Today's Communism a shadow of its former self. Leftism gone astray. Society's offal its focus, Marx and Engels would say . . .
In fact, Marx and Engels did say.
After serving a brief stint in a New Left party in my early twenties, I joined the youth group of the Communist Party in 1976 and the Party itself shortly afterward. I left in 1987.
My rationale for doing so, though the words to describe it I discovered after the fact, was supplied by André Gide: If Christianity had been successful, communism wouldn't have been necessary.
This sketch is an attempt to contrast what the Left primarily looked like in the U.S. and Western Europe, vs. what it has become, especially in the last few years.
Under the theoretical tutelage of German-born philosopher Herbert Marcuse, who had declaimed that the working class in the West had been co-opted by modern consumer society, had been embourgeoisified, as he put it, and impetus for revolutionary transformation would have to come from the underclass. Buying into that, the American Left made two major deviations from traditional socialism.
First, race was elevated to the status of class as foundation of social conflict and struggle; it has now completely supplanted it. A typical slogan at protests in the 1970s was Black and White, Unite and Fight. Now one hears the likes of White Silence is Violence. To employ its parlance, the Left is transparently no longer interested in combating racialism to unite the working class. It is single-mindedly conducting a campaign of hereditary collective racial guilt. In perpetuity.
Second, the Left shifted its allegiance from the proletariat, particularly workers in basic industries like mining and steel and automobile production, to what Karl Marx and Frederick Engels, the founders of modern communism, called the lumpenproletariat.
That social stratum would have been referred to as the dregs of society, social outcasts, the downtrodden and dispossessed, in recent decades the underclass — more accurately, the urban criminal underclass.
It started with the Black Panther Party and assorted offshoots of the New Left, especially the Students for a Democratic Society. Leftist concerns over the conditions of wage earners, urban artisans and rural peasants gave way to preoccupation with prisoners' rights and rights of criminal offenders, drug abusers, prostitutes and other marginalized demographics. It is that strain of the Marxist Left that has won out over its left-wing rivals of the 1960s and 1970s, even to the extent of achieving dominance in key institutions.
Socialists and communists no longer focused on the rights and plights of the Haymarket Martyrs, Joe Hill, Sacco and Vanzetti and the like, but as often as not on career criminals portrayed as abused by police. Strikers were out, bail jumpers were in.
The enshrinement of the lumpenproletariat as the "revolutionary vanguard" in the country, and as the major concern of the Left, was elevated to a qualitatively advanced level with the death of George Floyd in 2020. Floyd had a criminal past and a lengthy history of drug abuse and had engaged in a criminal action while under the influence of several illicit substances on the day he died.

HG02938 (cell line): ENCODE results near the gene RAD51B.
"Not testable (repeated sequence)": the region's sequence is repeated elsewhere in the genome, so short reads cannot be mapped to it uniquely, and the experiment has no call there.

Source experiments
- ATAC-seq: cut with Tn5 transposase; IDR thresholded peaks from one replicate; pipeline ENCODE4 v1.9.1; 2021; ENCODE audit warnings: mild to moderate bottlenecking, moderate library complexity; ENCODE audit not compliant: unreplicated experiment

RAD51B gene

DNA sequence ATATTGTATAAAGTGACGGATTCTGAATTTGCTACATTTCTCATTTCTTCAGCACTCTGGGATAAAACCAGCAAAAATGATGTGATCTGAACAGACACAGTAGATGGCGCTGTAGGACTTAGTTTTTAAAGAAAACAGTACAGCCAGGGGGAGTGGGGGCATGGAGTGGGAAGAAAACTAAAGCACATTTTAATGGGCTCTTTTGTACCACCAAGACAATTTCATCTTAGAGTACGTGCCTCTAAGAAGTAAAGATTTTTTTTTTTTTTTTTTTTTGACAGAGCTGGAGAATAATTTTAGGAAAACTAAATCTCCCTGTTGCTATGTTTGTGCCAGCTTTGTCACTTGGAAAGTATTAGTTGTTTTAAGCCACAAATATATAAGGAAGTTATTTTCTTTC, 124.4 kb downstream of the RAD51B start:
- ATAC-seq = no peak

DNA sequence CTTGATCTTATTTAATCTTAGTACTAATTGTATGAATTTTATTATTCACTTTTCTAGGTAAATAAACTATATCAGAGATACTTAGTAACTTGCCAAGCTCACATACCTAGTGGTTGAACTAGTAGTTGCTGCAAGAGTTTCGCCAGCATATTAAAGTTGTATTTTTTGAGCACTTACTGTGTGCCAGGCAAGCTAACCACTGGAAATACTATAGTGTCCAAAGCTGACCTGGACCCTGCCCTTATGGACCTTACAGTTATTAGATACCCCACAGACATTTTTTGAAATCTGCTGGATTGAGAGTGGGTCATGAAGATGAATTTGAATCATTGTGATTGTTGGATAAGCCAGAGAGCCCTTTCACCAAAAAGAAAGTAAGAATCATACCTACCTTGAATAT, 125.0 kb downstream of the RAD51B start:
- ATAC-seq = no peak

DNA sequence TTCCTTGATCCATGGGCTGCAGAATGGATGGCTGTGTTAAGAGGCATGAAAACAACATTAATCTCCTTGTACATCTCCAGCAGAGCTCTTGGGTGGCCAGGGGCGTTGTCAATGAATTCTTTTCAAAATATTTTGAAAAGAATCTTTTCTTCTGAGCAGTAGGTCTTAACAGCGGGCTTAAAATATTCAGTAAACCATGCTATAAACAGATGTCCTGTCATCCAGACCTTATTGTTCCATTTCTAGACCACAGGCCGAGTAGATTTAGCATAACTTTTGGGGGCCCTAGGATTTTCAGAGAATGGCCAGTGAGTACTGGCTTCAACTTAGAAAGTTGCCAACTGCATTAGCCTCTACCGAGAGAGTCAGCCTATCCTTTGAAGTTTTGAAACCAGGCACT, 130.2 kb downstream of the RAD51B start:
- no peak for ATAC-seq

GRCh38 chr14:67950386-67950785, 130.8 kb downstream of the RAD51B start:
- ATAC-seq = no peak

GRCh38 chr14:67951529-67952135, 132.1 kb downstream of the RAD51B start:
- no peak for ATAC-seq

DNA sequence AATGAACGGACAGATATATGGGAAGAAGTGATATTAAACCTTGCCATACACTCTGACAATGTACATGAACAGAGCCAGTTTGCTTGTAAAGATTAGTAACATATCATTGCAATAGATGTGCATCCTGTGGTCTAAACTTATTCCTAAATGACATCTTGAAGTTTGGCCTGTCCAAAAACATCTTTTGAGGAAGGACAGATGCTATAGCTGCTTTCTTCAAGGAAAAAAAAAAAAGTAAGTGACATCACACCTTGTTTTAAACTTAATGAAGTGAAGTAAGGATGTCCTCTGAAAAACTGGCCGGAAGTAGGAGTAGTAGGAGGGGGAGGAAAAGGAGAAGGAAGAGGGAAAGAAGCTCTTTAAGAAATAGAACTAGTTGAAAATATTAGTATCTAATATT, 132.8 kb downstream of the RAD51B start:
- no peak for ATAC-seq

His iconic image has overshadowed that of even such earlier revolutionary heroes and martyrs as Che Guevara.
We might recall what the authors of the Communist Manifesto said about the Left's heroes of our day.
Frederick Engels had this in his book The Peasant War in Germany, about uprisings in German states in the 1500s:
The lumpenproletariat, this scum of the decaying elements of all classes, which establishes headquarters in all the big cities, is the worst of all possible allies. It is an absolutely venal, an absolutely brazen crew. If the French workers, in the course of the Revolution, inscribed on the houses: Mort aux voleurs! (Death to the thieves!) and even shot down many, they did it, not out of enthusiasm for property, but because they rightly considered it necessary to hold that band at arm’s length. Every leader of the workers who utilizes these gutter-proletarians as guards or supports, proves himself by this action alone a traitor to the movement.
His colleague Karl Marx wrote in his book about Napoleon III’s ascension to power, The Eighteenth Brumaire of Louis Bonaparte:
[Louis] Bonaparte...was constantly accompanied by persons affiliated with the Society of December 10. This society dates from the year 1849. On the pretext of founding a benevolent society, the lumpenproletariat of Paris had been organized into secret sections, each section led by Bonapartist agents, with a Bonapartist general at the head of the whole.
Alongside decayed roués with dubious means of subsistence and of dubious origin, alongside ruined and adventurous offshoots of the bourgeoisie, were vagabonds, discharged soldiers, discharged jailbirds, escaped galley slaves, swindlers, mountebanks, lazzaroni, pickpockets, tricksters, gamblers, maquereaux [pimps], brothel keepers, porters, literati, organ grinders, ragpickers, knife grinders, tinkers, beggars - in short, the whole indefinite, disintegrated mass, thrown hither and thither, which the French call la bohème; from this kindred element Bonaparte formed the core of the Society of December 10. A “benevolent society” - insofar as, like Bonaparte, all its members felt the need of benefiting themselves at the expense of the laboring nation.
This Bonaparte, who constitutes himself chief of the lumpenproletariat, who here alone rediscovers in mass form the interests which he personally pursues, who recognizes in this scum, offal, refuse of all classes the only class upon which he can base himself unconditionally, is the real Bonaparte, the Bonaparte sans phrase.
The final line of the Communist Manifesto, “Working Men of All Countries, Unite!” is out of date for today's leftists, Marxists among them.